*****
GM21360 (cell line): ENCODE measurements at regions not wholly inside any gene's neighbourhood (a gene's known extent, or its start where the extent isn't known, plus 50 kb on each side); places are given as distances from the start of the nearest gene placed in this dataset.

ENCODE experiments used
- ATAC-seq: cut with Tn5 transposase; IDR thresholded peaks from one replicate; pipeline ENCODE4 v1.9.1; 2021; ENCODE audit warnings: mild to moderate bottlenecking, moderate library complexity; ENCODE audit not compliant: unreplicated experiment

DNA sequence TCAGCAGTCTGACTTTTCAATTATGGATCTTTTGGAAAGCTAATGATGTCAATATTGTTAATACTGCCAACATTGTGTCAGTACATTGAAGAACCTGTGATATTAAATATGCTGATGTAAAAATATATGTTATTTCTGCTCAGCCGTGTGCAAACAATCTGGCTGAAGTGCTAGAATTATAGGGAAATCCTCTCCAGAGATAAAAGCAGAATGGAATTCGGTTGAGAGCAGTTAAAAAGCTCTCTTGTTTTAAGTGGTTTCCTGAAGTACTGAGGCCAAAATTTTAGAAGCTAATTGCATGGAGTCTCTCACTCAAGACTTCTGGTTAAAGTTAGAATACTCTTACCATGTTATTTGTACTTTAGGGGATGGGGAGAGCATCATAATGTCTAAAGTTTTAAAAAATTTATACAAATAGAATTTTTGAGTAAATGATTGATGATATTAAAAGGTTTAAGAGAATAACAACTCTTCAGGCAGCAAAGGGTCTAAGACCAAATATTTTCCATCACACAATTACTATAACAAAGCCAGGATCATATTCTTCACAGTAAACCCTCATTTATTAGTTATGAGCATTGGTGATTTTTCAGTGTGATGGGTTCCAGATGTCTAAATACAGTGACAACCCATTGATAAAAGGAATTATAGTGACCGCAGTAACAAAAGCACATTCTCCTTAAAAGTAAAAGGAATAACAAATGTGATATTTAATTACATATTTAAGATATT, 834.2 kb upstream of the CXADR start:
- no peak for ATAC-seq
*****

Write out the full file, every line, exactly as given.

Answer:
GM21360 (cell line): ENCODE measurements at regions not wholly inside any gene's neighbourhood (a gene's known extent, or its start where the extent isn't known, plus 50 kb on each side); places are given as distances from the start of the nearest gene placed in this dataset.

ENCODE experiments used
- ATAC-seq: cut with Tn5 transposase; IDR thresholded peaks from one replicate; pipeline ENCODE4 v1.9.1; 2021; ENCODE audit warnings: mild to moderate bottlenecking, moderate library complexity; ENCODE audit not compliant: unreplicated experiment

DNA sequence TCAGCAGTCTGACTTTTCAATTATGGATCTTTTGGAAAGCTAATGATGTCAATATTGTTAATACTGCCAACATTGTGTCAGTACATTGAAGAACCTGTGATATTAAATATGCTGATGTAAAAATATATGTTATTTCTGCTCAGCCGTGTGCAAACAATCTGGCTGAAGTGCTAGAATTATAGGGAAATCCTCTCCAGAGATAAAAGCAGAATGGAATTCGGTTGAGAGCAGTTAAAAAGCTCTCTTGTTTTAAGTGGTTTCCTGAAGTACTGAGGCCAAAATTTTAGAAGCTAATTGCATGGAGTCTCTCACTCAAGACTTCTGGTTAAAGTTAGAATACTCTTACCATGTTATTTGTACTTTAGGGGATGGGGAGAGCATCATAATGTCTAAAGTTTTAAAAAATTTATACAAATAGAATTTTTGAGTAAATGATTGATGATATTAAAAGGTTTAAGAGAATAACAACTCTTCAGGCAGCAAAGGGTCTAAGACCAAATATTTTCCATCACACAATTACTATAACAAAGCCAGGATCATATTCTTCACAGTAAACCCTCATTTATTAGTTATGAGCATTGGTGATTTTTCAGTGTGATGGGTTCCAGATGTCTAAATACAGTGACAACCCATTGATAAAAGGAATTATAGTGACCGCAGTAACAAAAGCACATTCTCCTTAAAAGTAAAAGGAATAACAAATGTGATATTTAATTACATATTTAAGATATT, 834.2 kb upstream of the CXADR start:
- no peak for ATAC-seq